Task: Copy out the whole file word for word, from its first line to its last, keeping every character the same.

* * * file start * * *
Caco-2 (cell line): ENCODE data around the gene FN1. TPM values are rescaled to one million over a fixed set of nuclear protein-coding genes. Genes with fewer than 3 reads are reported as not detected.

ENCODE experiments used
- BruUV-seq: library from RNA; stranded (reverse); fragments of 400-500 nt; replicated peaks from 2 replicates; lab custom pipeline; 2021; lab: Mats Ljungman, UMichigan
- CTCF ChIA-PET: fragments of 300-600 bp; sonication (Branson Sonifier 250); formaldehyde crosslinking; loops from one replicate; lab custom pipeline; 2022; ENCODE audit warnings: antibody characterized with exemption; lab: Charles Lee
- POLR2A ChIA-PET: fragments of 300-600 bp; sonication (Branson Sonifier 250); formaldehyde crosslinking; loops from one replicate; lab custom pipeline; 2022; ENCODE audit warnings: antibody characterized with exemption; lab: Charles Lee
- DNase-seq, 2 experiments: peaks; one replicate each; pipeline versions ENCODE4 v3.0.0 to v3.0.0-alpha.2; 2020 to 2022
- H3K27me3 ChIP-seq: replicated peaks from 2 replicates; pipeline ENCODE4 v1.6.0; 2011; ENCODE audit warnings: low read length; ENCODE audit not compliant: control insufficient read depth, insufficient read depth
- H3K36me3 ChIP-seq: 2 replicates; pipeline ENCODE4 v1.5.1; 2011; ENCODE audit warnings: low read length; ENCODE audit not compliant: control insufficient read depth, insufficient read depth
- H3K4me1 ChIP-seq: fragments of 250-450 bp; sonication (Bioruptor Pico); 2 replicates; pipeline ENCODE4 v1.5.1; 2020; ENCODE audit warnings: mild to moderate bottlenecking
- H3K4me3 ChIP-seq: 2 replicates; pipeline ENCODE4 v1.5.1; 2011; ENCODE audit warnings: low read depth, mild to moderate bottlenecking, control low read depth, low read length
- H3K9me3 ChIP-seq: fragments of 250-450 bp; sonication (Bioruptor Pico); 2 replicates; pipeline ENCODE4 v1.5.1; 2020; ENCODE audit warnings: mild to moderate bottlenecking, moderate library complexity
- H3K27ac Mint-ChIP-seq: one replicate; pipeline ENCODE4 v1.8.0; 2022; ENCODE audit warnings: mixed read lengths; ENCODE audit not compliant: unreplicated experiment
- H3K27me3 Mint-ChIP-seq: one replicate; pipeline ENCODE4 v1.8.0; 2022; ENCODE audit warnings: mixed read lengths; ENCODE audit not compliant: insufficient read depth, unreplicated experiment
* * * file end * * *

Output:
Caco-2 (cell line): ENCODE data around the gene FN1. TPM values are rescaled to one million over a fixed set of nuclear protein-coding genes. Genes with fewer than 3 reads are reported as not detected.

ENCODE experiments used
- BruUV-seq: library from RNA; stranded (reverse); fragments of 400-500 nt; replicated peaks from 2 replicates; lab custom pipeline; 2021; lab: Mats Ljungman, UMichigan
- CTCF ChIA-PET: fragments of 300-600 bp; sonication (Branson Sonifier 250); formaldehyde crosslinking; loops from one replicate; lab custom pipeline; 2022; ENCODE audit warnings: antibody characterized with exemption; lab: Charles Lee
- POLR2A ChIA-PET: fragments of 300-600 bp; sonication (Branson Sonifier 250); formaldehyde crosslinking; loops from one replicate; lab custom pipeline; 2022; ENCODE audit warnings: antibody characterized with exemption; lab: Charles Lee
- DNase-seq, 2 experiments: peaks; one replicate each; pipeline versions ENCODE4 v3.0.0 to v3.0.0-alpha.2; 2020 to 2022
- H3K27me3 ChIP-seq: replicated peaks from 2 replicates; pipeline ENCODE4 v1.6.0; 2011; ENCODE audit warnings: low read length; ENCODE audit not compliant: control insufficient read depth, insufficient read depth
- H3K36me3 ChIP-seq: 2 replicates; pipeline ENCODE4 v1.5.1; 2011; ENCODE audit warnings: low read length; ENCODE audit not compliant: control insufficient read depth, insufficient read depth
- H3K4me1 ChIP-seq: fragments of 250-450 bp; sonication (Bioruptor Pico); 2 replicates; pipeline ENCODE4 v1.5.1; 2020; ENCODE audit warnings: mild to moderate bottlenecking
- H3K4me3 ChIP-seq: 2 replicates; pipeline ENCODE4 v1.5.1; 2011; ENCODE audit warnings: low read depth, mild to moderate bottlenecking, control low read depth, low read length
- H3K9me3 ChIP-seq: fragments of 250-450 bp; sonication (Bioruptor Pico); 2 replicates; pipeline ENCODE4 v1.5.1; 2020; ENCODE audit warnings: mild to moderate bottlenecking, moderate library complexity
- H3K27ac Mint-ChIP-seq: one replicate; pipeline ENCODE4 v1.8.0; 2022; ENCODE audit warnings: mixed read lengths; ENCODE audit not compliant: unreplicated experiment
- H3K27me3 Mint-ChIP-seq: one replicate; pipeline ENCODE4 v1.8.0; 2022; ENCODE audit warnings: mixed read lengths; ENCODE audit not compliant: insufficient read depth, unreplicated experiment